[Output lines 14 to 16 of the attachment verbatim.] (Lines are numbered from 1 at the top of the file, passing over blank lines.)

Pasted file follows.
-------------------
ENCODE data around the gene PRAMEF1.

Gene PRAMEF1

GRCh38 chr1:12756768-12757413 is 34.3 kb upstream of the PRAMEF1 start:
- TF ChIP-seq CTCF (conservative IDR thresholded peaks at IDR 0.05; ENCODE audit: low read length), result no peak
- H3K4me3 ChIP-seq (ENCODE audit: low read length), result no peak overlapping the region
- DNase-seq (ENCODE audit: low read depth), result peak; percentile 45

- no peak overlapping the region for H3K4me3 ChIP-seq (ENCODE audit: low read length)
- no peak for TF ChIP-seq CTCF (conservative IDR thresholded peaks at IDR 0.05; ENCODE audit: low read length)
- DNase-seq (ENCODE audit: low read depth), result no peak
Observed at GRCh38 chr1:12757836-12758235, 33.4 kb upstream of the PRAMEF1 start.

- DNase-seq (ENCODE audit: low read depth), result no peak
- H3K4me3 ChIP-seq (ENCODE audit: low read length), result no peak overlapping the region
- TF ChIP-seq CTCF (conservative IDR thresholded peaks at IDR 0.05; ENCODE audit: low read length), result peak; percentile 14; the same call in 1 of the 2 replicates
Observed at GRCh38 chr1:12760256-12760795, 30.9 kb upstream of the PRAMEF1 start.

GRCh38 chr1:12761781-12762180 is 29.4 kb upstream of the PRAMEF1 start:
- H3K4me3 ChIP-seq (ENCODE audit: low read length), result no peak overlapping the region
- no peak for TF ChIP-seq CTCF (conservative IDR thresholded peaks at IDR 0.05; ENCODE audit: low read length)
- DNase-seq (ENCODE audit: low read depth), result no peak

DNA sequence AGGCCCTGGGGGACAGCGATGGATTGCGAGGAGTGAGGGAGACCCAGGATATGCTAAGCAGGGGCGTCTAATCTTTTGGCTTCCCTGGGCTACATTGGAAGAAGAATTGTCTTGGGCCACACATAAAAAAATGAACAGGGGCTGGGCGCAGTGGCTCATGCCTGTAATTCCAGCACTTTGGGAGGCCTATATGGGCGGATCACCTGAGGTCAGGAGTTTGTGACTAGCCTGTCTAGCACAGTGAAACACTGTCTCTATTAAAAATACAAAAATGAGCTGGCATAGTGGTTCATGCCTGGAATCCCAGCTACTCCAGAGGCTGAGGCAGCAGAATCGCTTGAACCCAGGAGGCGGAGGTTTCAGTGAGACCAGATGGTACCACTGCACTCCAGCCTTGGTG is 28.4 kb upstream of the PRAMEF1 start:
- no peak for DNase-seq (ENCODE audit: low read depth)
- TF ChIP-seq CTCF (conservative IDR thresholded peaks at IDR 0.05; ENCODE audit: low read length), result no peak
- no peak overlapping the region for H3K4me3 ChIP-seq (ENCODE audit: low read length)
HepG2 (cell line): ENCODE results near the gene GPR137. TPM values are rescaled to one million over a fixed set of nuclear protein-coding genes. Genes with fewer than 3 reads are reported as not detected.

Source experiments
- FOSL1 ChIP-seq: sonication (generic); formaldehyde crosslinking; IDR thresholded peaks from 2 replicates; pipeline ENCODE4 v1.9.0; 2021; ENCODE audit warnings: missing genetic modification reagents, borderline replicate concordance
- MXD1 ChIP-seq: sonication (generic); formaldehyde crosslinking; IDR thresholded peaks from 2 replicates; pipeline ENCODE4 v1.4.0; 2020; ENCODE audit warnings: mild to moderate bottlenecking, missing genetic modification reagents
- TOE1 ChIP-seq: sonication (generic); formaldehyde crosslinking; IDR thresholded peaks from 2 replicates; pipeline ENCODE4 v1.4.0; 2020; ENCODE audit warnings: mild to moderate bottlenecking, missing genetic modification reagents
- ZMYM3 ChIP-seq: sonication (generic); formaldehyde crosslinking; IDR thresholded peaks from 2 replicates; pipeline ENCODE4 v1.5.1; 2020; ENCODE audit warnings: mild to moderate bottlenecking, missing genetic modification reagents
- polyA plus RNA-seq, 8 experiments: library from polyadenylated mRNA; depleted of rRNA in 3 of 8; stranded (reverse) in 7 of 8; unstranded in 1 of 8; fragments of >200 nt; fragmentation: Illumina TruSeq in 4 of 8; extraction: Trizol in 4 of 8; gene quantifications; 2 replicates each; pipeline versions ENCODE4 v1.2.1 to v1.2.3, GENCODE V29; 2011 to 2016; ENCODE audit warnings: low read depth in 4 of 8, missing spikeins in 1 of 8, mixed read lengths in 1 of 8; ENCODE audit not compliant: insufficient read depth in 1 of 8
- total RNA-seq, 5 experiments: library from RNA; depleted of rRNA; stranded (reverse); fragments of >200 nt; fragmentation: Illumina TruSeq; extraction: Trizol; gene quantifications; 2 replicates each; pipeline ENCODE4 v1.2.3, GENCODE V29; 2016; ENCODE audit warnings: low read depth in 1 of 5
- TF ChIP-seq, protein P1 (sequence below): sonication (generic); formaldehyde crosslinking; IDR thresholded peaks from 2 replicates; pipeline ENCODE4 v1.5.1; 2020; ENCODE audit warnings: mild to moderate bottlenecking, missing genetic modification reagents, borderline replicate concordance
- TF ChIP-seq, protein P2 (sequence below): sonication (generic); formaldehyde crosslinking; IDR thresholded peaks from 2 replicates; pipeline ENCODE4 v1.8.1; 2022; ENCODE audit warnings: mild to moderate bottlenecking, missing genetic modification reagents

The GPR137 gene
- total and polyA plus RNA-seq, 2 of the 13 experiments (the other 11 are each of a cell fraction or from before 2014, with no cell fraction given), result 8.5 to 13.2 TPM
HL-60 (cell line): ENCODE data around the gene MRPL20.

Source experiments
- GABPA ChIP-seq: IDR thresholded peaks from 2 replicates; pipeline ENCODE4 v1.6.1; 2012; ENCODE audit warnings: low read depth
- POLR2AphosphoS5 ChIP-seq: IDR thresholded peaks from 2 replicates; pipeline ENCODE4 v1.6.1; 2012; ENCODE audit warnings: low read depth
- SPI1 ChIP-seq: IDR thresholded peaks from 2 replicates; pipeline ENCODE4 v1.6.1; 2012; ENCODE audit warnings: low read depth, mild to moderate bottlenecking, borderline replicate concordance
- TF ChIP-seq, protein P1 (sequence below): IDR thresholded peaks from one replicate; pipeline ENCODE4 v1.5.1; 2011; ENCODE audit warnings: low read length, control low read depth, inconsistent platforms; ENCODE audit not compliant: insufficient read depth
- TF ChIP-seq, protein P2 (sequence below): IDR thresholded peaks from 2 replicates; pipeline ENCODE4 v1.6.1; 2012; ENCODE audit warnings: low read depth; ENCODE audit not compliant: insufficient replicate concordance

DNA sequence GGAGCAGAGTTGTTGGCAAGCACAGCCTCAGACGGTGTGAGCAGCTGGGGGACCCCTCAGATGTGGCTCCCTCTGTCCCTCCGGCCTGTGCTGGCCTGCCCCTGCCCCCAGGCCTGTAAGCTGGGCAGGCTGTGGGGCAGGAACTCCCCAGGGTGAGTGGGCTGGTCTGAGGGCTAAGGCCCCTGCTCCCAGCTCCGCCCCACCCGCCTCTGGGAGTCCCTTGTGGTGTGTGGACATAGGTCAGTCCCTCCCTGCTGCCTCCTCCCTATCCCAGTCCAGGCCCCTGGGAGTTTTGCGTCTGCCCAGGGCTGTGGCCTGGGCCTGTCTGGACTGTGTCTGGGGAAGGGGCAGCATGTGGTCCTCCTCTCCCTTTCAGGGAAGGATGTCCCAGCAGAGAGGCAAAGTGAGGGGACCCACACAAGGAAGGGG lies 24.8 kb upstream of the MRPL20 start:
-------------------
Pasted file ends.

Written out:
Observed at GRCh38 chr1:12760256-12760795, 30.9 kb upstream of the PRAMEF1 start.

GRCh38 chr1:12761781-12762180 is 29.4 kb upstream of the PRAMEF1 start:
- H3K4me3 ChIP-seq (ENCODE audit: low read length), result no peak overlapping the region